A new survey from eBay has found that four-fifths of sellers who also have a bricks and mortar presence believe the rise of internet retailing is saving, rather than harming, their business.
The findings from the third Online Business Index "demolish claims that online retail is responsible for the decline of the traditional high street business," says eBay. In fact, the company says, the majority (79%) of bricks and mortar firms believe the introduction of online trade has saved their business. Furthermore four fifths (80%) of online-onlySMEs believe that bricks and mortar businesses are rendered more sustainable by having an online offering as well.
The Index challenges perceptions of the online economy by showing a significant proportion (44%) of online retailers are based in rural areas, eBay continues. "These businesses are providing a much needed boost to rural economies and generating income in a way that would have been impossible without the internet."
The online businesses surveyed in the report also call for improvements to the same infrastructure as bricks and mortar businesses including: enhanced postal and delivery services (42%), simplified rules on consumer protection (36%) and lower taxes for all businesses (53%). Investment in faster broadband (18%) or universal broadband access (13%) is considered much less of a priority, despite the considerable amount of attention given to them in the government's Digital Britain report.
"There is no doubt that the internet has transformed the way we shop and has challenged retailers, both online and offline, to raise their game to meet ever higher consumer expectations," comments Mark Lewis, managing director for eBay in the UK. "However, the assumption that the rise of the internet must mean the fall of the high street is shown to be a fallacy in our latest Online Business Index."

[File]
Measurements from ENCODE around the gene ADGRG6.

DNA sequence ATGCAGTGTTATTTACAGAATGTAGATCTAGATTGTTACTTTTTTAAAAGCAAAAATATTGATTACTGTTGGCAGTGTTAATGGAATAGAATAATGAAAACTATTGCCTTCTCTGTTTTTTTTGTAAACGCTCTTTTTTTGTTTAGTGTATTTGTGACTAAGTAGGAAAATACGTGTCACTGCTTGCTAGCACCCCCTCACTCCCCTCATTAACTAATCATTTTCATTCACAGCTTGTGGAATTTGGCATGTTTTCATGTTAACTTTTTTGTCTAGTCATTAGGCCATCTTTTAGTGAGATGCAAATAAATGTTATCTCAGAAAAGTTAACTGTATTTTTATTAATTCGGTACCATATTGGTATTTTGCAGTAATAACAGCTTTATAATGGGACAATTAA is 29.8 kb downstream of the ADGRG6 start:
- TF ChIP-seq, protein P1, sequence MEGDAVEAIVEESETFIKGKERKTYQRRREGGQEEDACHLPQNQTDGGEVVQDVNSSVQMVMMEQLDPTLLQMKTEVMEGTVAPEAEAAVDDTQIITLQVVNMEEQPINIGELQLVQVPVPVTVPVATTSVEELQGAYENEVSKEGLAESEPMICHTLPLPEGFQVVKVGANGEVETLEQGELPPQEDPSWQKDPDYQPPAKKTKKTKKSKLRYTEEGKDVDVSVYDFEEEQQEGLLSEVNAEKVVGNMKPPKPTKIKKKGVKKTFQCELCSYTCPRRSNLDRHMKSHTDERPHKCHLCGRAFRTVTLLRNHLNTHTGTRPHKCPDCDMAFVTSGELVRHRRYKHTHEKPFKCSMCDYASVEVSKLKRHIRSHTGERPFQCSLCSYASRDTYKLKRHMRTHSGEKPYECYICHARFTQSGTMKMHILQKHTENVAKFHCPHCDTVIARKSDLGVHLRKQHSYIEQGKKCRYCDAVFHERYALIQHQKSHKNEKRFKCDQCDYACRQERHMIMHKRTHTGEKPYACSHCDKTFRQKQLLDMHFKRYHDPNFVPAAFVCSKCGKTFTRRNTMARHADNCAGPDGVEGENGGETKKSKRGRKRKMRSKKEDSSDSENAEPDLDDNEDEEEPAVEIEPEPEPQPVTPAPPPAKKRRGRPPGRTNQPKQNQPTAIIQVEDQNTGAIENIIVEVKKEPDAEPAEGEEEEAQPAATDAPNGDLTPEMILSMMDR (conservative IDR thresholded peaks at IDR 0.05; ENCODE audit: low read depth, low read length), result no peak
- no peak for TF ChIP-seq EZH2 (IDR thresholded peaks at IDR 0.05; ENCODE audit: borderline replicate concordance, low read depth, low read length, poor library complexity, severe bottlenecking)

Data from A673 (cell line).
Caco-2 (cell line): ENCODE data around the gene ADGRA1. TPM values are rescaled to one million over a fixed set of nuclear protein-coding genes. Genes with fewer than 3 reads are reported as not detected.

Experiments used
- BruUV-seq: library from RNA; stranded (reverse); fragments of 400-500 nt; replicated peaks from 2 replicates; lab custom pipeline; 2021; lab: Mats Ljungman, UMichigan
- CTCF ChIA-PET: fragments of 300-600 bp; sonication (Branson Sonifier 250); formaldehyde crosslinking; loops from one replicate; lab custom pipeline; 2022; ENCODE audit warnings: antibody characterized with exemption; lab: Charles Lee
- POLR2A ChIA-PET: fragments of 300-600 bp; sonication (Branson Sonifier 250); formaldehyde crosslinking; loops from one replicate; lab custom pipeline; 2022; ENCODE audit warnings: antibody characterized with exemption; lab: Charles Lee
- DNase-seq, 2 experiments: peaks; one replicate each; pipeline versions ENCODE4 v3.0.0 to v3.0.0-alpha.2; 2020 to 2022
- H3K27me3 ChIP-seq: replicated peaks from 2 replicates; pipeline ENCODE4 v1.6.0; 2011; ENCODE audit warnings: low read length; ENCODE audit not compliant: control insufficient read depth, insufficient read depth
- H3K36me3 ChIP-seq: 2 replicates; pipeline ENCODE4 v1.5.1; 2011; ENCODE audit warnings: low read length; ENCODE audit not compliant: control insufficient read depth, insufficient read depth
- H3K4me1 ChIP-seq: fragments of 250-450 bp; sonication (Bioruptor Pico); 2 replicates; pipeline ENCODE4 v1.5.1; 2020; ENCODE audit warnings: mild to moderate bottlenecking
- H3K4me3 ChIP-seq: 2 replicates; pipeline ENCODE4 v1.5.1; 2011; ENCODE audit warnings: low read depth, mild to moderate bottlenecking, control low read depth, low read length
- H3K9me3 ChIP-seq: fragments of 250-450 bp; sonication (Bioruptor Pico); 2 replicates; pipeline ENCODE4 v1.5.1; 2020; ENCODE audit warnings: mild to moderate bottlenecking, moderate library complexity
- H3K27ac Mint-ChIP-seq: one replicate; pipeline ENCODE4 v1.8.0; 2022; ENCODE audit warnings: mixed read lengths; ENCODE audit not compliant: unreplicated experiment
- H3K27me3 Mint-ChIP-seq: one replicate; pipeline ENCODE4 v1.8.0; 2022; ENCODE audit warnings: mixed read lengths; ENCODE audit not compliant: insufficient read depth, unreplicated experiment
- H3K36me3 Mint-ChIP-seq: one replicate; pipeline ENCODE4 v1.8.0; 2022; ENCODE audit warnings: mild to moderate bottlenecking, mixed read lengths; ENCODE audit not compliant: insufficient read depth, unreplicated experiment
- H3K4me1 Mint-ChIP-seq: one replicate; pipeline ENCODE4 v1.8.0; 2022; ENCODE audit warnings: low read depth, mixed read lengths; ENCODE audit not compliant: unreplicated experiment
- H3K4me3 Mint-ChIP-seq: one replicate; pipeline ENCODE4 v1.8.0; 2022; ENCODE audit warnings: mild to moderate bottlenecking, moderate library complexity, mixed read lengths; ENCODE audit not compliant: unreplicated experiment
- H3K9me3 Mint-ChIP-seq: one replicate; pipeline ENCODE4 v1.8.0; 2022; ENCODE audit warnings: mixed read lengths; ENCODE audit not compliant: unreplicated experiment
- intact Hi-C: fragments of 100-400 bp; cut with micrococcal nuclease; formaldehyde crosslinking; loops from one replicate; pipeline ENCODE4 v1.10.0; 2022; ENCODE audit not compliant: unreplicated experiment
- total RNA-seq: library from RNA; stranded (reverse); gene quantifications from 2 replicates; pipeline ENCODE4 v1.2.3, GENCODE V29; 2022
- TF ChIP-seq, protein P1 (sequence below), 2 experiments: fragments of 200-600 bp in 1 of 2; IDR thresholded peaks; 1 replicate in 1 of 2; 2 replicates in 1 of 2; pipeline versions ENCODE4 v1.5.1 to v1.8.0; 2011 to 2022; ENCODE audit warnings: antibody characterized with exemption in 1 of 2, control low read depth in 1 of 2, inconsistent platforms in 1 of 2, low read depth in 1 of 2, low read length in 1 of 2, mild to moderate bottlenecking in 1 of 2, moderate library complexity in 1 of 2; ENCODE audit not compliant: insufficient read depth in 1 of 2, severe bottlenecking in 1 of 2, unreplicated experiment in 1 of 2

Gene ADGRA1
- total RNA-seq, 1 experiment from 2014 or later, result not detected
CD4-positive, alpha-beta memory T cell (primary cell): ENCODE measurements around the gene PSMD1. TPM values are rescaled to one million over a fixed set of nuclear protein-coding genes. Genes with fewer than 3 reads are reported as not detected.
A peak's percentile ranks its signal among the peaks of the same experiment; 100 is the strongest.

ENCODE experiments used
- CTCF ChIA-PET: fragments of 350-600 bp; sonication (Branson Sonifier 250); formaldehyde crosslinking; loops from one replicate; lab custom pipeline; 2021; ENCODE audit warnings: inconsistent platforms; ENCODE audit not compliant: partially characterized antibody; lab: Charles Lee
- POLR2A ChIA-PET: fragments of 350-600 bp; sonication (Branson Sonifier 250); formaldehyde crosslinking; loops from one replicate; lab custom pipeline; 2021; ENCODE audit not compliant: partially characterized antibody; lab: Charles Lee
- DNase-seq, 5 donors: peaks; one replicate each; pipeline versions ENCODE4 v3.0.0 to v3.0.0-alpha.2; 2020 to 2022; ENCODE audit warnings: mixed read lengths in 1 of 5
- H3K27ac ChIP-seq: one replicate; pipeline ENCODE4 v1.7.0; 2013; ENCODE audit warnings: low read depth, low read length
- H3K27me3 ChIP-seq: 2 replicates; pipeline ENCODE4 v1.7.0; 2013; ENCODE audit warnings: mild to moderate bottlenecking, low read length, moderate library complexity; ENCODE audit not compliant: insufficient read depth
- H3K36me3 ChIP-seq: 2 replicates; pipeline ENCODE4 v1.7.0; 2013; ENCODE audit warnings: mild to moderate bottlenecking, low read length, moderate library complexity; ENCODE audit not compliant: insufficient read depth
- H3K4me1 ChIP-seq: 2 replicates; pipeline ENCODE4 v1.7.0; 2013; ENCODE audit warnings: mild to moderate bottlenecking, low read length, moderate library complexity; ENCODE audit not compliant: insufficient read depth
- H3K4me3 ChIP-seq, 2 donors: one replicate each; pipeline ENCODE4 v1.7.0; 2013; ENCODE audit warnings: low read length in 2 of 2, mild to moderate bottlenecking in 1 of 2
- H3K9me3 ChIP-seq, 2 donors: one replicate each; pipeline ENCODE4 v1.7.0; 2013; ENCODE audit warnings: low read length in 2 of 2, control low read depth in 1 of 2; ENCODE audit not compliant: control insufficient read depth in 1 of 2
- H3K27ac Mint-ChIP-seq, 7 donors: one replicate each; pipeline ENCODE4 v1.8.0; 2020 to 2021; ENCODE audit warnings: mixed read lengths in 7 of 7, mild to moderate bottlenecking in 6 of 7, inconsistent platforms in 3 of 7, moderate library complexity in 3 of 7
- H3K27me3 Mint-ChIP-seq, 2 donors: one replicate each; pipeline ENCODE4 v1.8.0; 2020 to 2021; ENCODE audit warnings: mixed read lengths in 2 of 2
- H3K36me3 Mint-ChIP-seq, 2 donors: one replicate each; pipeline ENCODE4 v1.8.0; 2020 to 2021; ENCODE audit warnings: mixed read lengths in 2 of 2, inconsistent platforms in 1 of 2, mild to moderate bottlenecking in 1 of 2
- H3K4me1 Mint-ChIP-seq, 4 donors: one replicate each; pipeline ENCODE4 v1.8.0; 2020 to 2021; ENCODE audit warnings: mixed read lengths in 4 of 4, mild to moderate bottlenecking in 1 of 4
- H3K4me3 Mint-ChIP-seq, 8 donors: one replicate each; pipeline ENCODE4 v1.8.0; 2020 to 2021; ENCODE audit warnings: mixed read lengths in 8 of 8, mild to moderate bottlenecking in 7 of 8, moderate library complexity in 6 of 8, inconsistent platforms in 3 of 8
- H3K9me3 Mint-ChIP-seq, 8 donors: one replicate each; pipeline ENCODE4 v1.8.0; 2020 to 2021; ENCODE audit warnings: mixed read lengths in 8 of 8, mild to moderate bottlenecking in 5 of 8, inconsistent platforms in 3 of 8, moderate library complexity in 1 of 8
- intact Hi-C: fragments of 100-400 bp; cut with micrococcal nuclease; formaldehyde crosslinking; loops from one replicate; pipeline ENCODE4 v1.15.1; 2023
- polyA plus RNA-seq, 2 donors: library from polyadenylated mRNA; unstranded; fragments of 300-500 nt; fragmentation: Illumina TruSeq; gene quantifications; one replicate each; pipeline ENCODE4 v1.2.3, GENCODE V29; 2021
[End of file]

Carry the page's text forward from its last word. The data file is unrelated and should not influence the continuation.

"Yet while internet businesses provide a significant lifeline to both the high street and the countryside, there is a strong feeling that the government does not sufficiently understand the needs of online retailers," he added.
"We began selling online because we wanted to sell our products to a wider market," says Shaun Redhead, manager of a family-run shop selling musical instruments. "In the short time we have been trading online, the income of the business has doubled. As a result, we've been able to invest more into our business and grow at an exciting pace. Most importantly, it has allowed us to expand our bricks and mortar shop; in fact we have now bought the store next door and doubled the shop in size."